Oded Napchi, HIRO Media’s VP, on New Methods in Online Video Content

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The online video content industry has experienced exponential growth over the past few years and the result is a highly competitive industry in a constant state of flux says Oded Napchi, HIRO’s VP of Product & Marketing.

Napchi points to AOL, the multifaceted organization with its varied business interests, as a great case in point. Once renowned for its free internet trial discs, AOL is now making an amazing comeback by means of acquisitions with the singular aim of escalating its online video content market share. AOL’s goal is to “provide various digital brands, products, and services to consumers, advertisers, publishers, and subscribers worldwide,” says Napchi.

AOL wanted to create a “powerful cross-screen solution for brands, agencies and publishers.” To achieve this it begin a series of acquisitions starting in 2010 with the purchase of leading video syndication platform 5 Min Media for $65 million, followed by the September 2013 acquisition of video advertising platform Adap.TV for $405 million. In December 2014, AOL acquired Vidible — a video syndication startup that helps websites expand their video mix by offering alternative content — for an estimated $50 million dollars. This was AOL’s cheapest deal to-date, but make no mistake, it quickly helped the company begin its hike to the top of the online video content market. In fact, all the purchases paid off with AOL surpassing Google as the leading server of online video advertisements.

Currently, AOL continues to grow its collection of video ad and marketing services in its mission to rule the digital and online video advertising domain. It is also resolute that it will “transform the digital media environment by creating an open marketplace for video.”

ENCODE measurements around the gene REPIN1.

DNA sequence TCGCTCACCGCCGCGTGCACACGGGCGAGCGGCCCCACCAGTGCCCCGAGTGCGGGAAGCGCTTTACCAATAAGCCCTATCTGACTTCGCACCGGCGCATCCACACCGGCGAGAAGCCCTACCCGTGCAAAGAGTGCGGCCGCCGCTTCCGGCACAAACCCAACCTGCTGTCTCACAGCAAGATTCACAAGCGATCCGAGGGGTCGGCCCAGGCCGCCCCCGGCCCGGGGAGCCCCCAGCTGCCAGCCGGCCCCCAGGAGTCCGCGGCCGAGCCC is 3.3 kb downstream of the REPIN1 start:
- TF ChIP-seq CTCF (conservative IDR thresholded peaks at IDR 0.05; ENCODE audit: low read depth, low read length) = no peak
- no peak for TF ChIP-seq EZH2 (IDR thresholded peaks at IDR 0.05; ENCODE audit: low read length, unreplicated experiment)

Besides AOL there are other companies driving cash into video services and startups. In November, Yahoo bought Brightroll for $640 million and Facebook recently bought LiveRail for $400-$500 million. This illustrates that both companies recognize the importance of the online video advertisement arena, which until now has been led by Google’s YouTube.

According to Hiro Media the market is now being driven by massive mergers, which are in turn creating enormous ad networks. He predicts this outcome will be higher-quality product and service offerings and the rise of network, resource, and distribution platforms.

Growth and expansion are also being propelled by an upswing in casual viewership, not just acquisitions. Napchi believes that this is an emerging segment of online videos that parodies the model of daytime TV where viewers unintentionally discover content whilst browsing the net — basically, content is being pushed to viewers rather than being pulled.

In brief, AOL and other mass media companies are fueling the drive for change in online video content and advertisement through acquisitions and invention.

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